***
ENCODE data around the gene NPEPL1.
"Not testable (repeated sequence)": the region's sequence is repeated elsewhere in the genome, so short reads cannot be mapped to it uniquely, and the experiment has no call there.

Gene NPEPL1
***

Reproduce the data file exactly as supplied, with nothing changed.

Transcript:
ENCODE data around the gene NPEPL1.
"Not testable (repeated sequence)": the region's sequence is repeated elsewhere in the genome, so short reads cannot be mapped to it uniquely, and the experiment has no call there.

Gene NPEPL1